UC San Diego’s Debashis Sahoo is one of 21 semi-finalists in the $1 million Anu & Naveen Jain Women’s Safety XPRIZE, which challenges competitors around the world to develop technological solutions to improve women’s safety in instances of violence or harassment.
According to the competition rules, the winning device must be able to autonomously and inconspicuously trigger an emergency alert and transmit information to a network of community responders—all within 90 seconds and a cost of $40 or less.
The World Health Organization estimates that 35 percent of women globally have faced physical or sexual violence in their lifetime. More than 90 percent of women in New Delhi experienced some form of sexual violence in public spaces in their lifetime, according to the United Nations,
Personal experience motivated Sahoo to enter the competition.
“In many parts of the world, girls don’t leave the house—don’t even go to school—because they are afraid of being attacked,” said Sahoo, an assistant professor in the UC San Diego School of Medicine and Jacobs School of Engineering. “Growing up near a small village in Odisha, India, my own sister didn’t have the same opportunities that I did, just because our parents feared for her safety. Now, I have a 2-year-old daughter of my own and I want her to be safe, and I don’t want her to be limited in any way.”
Sonalisa Pandey, Sahoo’s wife, had similar experience growing up near Sambalpur, Odisha, India, one of the biggest cities in western Odisha.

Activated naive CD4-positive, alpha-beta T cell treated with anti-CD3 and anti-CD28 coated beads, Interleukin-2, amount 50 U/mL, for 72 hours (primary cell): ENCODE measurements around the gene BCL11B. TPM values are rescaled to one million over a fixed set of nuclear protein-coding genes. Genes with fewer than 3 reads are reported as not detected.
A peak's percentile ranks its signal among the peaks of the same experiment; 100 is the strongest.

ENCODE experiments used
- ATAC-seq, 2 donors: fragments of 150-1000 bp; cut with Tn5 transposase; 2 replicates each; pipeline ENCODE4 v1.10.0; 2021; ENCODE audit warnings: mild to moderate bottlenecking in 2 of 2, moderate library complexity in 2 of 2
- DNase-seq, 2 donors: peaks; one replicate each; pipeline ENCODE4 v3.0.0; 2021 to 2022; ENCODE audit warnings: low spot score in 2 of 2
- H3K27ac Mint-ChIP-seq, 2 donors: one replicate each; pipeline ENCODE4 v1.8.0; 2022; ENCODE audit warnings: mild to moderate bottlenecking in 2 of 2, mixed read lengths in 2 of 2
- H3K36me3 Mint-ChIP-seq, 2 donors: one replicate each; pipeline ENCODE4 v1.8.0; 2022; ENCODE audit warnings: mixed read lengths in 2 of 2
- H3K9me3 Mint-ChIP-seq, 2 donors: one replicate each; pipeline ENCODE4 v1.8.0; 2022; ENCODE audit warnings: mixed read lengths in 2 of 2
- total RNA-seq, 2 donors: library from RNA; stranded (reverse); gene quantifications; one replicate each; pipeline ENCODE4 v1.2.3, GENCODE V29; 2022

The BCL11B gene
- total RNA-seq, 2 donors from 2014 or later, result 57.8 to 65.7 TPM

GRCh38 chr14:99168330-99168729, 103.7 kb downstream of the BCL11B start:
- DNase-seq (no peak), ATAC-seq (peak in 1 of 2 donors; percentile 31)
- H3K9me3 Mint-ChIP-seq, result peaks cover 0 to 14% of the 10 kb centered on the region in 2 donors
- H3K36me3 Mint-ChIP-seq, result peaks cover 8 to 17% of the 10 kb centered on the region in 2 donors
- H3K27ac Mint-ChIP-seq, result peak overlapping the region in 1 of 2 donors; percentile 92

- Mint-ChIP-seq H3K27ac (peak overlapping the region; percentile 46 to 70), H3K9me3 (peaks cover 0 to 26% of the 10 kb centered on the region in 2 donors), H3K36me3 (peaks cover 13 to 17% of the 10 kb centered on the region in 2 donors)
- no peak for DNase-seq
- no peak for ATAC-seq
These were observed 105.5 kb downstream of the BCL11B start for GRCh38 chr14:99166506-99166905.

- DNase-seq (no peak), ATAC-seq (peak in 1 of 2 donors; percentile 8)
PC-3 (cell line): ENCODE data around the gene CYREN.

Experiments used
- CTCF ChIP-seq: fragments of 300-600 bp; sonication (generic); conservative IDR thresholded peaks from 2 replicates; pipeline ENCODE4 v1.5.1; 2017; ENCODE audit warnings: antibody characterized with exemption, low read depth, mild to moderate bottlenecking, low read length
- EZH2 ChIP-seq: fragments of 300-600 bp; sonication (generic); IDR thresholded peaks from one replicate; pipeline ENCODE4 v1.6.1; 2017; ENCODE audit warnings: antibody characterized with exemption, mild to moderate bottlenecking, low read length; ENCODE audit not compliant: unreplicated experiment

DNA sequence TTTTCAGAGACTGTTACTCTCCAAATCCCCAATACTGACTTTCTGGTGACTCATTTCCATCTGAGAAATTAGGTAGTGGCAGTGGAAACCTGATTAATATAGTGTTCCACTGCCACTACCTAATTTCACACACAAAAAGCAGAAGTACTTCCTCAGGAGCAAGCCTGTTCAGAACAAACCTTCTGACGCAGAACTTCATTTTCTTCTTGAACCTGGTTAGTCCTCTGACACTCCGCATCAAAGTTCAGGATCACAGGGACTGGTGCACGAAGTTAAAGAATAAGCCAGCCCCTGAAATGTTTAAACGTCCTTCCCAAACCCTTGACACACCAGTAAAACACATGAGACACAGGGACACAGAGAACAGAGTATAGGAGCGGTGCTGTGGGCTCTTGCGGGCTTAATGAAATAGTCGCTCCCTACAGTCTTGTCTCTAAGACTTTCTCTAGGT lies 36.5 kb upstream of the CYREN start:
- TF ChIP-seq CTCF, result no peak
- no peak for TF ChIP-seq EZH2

“Poverty, unemployment, inequality between men and women, racism and related obstacles that delay or block access to justice are important factors that increases women’s feelings of insecurity,” she said.
Sahoo and Pandey submitted a proposal for a wireless communication device they call Shanvi, a Hindi name for Parvati, the goddess of fertility, love, devotion, divine strength and power. Powered by body movements, Shanvi is always charged and doesn’t require batteries. The device is designed to be worn discreetly near the ear, as an earplug or earring. If Shanvi senses a specific change in a woman’s breathing pattern, it immediately alerts a smartphone app that can be used by anyone in the woman’s life—family member, friend or anyone willing to be part of her response network.
“The advantage here is that by simply altering her breathing, a woman could send a distress signal in any situation, even if she can’t speak or use her arms,” Sahoo said.
In April 2018, Sahoo, Pandey and the other semi-finalists will present their prototypes to a panel of judges who will select the winner of the $1 million prize.
This article was originally published on UC San Diego News Center.